Catawba Free Jam baler installed in North Carolina

Green Life Waste Solutions in Burlington, North Carolina, adds safety-conscious two-ram baler.

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July 29, 2015
Recycling Today Staff
Equipment & Products Paper

Green Life Waste Solutions LLC, Burlington, North Carolina, has installed a Gold Rush model “free jam two-ram” baler designed and made by Catawba Baler & Equipment (CB&E), based in Greensboro, North Carolina.

According to a CB&E news release, Green Life had been running a single-ram baler at maximum capacity, and workers had to stop production to clear material jams four to five times each day.

The situation did not sit well with Justin and Wayne Moody, co-owners of Green Life.

“Safety is one of our largest concerns,” says Justin Moody. “People have to go inside the baler to clear a jam, and we read about workers getting hurt doing this.”

One of the people frequently entering the chamber to clear jams in the single-ram baler was Justin’s brother, Wayne.

The Moody brothers worked with CB&E and its president Mark McDonald to help find a solution to address its productivity issues and the safety issue.

McDonald says CB&E’s new Gold Rush two-ram baler with its optional, patent-pending Free Jam automatic jam-release technology provided the answer.

“We designed our exclusive Free Jam technology specifically so workers wouldn’t have to enter the charge chamber to clear a jam,” says McDonald. “Sadly, people have been injured and killed doing this.”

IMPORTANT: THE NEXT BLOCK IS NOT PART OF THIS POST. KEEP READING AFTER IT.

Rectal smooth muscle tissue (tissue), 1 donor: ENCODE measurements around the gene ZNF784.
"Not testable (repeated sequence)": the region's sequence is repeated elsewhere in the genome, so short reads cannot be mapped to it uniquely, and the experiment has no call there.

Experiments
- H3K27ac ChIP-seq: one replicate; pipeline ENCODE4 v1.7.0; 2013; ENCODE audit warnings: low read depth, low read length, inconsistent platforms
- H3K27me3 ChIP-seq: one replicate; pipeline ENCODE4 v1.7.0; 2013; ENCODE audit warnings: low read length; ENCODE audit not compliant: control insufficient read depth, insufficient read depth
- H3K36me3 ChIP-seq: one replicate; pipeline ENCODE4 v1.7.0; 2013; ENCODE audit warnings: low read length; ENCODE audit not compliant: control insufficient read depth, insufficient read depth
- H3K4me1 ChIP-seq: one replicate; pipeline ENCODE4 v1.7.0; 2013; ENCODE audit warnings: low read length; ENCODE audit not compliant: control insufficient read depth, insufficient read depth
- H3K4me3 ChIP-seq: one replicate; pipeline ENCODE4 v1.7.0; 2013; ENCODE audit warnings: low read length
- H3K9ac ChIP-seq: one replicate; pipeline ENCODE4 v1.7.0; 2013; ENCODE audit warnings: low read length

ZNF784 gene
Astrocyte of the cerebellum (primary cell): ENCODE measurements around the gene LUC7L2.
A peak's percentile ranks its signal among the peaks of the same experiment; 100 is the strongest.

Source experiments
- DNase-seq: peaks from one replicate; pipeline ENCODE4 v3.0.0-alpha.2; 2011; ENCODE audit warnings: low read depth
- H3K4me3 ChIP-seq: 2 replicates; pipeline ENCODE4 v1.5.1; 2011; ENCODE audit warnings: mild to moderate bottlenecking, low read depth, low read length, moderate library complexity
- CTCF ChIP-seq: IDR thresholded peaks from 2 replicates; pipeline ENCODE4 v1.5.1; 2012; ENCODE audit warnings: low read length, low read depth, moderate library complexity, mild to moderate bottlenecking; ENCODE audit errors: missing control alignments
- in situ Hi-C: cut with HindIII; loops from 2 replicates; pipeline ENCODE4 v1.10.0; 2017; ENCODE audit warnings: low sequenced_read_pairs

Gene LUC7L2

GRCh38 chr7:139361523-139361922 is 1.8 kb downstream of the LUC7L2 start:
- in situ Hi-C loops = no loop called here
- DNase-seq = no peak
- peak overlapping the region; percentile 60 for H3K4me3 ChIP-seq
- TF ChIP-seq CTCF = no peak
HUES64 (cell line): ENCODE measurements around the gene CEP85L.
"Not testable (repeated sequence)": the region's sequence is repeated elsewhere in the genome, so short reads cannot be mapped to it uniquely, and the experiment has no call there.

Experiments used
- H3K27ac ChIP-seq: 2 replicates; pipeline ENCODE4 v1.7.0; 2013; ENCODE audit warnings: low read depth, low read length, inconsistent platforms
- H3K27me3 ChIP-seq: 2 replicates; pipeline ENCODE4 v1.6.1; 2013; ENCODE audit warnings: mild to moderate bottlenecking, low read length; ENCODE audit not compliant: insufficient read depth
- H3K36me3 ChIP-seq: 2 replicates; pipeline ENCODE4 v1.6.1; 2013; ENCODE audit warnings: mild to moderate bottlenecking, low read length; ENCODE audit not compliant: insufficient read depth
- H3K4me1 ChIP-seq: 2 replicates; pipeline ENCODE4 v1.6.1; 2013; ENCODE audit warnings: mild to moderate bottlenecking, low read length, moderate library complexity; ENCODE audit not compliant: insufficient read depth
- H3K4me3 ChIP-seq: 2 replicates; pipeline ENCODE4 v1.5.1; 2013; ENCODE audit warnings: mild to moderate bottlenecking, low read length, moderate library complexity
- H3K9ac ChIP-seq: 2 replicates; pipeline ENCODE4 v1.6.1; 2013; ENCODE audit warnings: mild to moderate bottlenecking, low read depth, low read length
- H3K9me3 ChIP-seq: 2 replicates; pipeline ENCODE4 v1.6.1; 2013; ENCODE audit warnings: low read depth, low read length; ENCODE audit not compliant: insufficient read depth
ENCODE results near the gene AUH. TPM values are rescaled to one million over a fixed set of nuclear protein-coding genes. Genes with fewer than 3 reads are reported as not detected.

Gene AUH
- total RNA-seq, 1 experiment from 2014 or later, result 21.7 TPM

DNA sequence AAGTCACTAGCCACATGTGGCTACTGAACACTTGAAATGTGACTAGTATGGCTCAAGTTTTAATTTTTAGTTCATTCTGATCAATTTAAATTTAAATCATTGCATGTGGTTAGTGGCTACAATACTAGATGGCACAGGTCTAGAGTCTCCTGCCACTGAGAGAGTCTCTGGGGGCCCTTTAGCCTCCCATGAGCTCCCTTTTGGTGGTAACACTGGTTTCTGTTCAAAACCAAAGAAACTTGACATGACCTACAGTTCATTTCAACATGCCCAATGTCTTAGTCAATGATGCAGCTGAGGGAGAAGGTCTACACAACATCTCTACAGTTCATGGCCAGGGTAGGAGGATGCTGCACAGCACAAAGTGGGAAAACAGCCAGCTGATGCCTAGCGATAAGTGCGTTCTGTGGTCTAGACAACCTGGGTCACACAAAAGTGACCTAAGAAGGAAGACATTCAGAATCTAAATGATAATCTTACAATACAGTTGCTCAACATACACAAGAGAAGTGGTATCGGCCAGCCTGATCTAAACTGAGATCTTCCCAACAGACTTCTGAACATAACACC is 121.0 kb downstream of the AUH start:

Justin says, “We bought CB&E’s Gold Rush baler specifically for the Free Jam door.”

Green Life Waste took delivery of its new two-ram baler with automatic jam-release technology in mid-June 2015. In a matter of days, CB&E says Green Life started to efficiently bale not only cardboard but also plastic bottles, newspapers, heavy print paper and shrink film, significantly expanding the type of material the company can safely and efficiently process.

“We don’t purposely jam the baler,” says Wayne. “[But] if it does jam, we just push a button, and in five minutes we are back working.”

The company previously produced 300 tons of cardboard per month with its old baler. Today, the Moody brothers say they are processing that amount in just over a week using less labor. “We run most materials through on the baler’s automatic feed setting, which reduces labor, and we do so without the stress of being down for a half-day to clear a jam,” says Justin Moody.

“We also equipped the baler with its closed-door option, which allows us to switch from processing cardboard to plastic to newspaper in a matter of minutes,” says Wayne.

Justin adds, “We are getting a heavier bale weight with the Gold Rush, which will enable us to enter the export market and get approximately $15 more per bale.”